The Georgia Tech School of Interactive Computing professor took this crafty squirrel strategy and applied it to robots. His detailed research was published in this month’s IEEE Intelligent Systems, funded by the Office of Naval Research.
Arkin’s robot succeeded in luring a “predator” robot to a fake location, delaying the exposure and seizure of the resources it was tasked to protect.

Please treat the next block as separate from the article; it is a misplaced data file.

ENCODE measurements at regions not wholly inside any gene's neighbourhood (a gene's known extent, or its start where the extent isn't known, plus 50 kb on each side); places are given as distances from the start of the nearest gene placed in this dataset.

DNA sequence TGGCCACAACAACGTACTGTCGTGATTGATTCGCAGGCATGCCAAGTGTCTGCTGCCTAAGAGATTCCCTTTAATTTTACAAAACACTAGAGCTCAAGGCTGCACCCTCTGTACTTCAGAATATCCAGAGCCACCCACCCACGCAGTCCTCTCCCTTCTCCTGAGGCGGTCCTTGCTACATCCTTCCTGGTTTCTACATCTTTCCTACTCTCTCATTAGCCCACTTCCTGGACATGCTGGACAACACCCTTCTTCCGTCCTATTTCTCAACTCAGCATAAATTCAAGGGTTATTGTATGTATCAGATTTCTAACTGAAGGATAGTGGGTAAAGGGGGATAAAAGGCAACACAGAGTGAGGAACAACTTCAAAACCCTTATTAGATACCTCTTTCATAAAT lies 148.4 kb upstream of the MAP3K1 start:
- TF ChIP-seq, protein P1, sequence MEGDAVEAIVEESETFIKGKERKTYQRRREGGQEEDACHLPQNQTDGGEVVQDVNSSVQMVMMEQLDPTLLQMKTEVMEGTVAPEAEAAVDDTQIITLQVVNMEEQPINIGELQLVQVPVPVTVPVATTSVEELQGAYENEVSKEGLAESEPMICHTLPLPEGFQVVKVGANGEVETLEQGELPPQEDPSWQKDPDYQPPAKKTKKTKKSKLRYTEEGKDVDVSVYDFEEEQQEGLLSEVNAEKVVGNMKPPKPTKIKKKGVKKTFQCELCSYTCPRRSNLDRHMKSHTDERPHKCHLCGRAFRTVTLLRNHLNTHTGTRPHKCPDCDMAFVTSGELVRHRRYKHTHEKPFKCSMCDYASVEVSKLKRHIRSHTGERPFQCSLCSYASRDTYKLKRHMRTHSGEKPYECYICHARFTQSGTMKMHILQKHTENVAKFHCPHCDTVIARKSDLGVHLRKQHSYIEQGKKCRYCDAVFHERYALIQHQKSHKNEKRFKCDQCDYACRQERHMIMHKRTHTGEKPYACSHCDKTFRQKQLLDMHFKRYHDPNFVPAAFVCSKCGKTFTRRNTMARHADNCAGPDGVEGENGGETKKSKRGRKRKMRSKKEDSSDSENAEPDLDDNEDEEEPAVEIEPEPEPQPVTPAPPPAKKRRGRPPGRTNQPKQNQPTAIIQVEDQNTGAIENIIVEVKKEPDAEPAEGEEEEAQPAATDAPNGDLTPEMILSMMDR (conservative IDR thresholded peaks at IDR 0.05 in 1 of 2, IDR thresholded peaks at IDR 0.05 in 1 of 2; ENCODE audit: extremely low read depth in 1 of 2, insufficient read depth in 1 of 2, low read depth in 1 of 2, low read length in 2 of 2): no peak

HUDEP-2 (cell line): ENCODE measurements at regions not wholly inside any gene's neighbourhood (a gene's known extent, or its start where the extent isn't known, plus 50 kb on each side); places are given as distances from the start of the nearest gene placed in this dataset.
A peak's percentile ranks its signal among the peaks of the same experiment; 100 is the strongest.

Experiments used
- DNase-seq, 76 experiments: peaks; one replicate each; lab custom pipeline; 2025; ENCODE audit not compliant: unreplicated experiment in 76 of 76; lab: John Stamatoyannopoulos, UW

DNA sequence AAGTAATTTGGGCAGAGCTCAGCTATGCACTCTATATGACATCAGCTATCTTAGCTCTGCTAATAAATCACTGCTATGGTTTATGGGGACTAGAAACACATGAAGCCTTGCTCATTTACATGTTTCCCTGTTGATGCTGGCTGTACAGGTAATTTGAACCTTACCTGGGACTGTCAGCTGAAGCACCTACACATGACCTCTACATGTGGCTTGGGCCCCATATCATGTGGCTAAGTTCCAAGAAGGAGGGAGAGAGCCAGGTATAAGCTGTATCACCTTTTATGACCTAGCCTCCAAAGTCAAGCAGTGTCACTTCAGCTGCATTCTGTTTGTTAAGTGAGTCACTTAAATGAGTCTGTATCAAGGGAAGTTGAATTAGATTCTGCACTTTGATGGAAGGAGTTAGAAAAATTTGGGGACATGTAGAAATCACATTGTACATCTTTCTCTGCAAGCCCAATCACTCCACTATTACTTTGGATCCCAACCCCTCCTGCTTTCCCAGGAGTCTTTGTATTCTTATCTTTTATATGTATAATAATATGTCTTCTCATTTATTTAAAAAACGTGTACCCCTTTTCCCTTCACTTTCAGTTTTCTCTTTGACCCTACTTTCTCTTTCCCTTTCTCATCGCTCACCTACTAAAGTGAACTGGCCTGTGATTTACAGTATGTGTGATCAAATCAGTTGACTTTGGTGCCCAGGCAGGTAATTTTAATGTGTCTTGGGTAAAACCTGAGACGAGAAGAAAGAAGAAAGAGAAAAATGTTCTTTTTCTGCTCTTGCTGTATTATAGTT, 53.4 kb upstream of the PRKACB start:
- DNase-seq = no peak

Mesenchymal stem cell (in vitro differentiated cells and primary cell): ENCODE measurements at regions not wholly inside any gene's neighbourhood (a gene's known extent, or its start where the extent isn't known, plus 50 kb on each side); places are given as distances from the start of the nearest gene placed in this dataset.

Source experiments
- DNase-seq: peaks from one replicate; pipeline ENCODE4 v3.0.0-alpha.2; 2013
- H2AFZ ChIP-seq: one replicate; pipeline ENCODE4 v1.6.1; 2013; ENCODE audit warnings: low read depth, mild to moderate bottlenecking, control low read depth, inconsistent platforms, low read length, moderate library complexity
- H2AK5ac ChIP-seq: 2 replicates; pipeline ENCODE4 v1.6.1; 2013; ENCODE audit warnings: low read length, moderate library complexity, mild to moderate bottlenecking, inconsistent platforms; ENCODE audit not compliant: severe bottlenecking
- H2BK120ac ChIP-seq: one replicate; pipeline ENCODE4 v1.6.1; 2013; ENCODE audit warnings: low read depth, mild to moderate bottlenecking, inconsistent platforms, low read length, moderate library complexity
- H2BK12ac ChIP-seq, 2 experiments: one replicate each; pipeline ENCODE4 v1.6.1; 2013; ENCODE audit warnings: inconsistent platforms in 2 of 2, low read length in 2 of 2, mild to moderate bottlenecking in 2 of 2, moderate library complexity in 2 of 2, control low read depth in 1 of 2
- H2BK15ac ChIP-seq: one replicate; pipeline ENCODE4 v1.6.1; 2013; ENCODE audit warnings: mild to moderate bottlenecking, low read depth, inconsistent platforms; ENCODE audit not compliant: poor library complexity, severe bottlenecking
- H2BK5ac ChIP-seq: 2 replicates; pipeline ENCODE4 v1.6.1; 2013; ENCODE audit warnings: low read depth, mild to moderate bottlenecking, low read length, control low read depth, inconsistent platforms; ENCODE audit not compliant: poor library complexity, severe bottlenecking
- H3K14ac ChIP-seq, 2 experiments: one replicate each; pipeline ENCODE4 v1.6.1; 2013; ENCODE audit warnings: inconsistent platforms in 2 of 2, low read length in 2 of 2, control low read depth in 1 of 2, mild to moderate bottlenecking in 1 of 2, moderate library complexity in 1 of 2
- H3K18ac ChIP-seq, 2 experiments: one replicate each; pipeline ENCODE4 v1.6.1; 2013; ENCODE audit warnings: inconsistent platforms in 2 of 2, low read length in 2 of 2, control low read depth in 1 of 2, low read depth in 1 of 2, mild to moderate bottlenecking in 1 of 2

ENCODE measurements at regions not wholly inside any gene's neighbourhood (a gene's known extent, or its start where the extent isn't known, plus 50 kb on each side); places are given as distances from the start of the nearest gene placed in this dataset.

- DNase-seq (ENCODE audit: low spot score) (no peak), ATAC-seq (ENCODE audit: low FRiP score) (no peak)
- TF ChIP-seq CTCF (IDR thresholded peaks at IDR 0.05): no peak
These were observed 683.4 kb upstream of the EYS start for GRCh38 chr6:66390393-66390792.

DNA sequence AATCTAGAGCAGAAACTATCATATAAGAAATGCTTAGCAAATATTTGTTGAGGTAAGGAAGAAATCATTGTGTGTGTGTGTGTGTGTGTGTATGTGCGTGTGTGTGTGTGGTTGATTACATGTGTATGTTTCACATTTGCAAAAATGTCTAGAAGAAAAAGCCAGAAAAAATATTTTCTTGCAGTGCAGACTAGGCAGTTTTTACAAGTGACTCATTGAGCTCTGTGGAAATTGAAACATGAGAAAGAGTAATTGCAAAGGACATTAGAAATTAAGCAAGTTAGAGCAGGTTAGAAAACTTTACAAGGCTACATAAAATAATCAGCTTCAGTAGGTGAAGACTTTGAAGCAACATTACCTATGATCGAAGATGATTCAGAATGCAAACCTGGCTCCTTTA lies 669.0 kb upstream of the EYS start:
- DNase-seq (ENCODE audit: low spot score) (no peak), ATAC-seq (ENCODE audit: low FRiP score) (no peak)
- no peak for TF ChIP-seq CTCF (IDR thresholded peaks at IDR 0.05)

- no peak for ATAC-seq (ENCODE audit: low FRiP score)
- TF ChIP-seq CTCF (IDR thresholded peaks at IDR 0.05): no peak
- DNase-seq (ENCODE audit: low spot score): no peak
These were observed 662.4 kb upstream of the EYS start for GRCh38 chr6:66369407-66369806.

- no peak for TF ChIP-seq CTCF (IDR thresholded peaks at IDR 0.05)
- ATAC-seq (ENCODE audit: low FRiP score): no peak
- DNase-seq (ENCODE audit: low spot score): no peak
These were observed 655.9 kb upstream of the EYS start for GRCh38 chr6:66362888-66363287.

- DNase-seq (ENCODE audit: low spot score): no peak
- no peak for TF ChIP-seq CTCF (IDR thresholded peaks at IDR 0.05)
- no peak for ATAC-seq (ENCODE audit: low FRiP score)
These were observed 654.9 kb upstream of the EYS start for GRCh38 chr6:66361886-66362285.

“[Imagine] robots guarding ammunition or supplies on the battlefield,” Arkin said. “If an enemy were present, the robot could change its patrolling strategies to deceive humans or another intelligent machine, buying time until reinforcements are able to arrive.”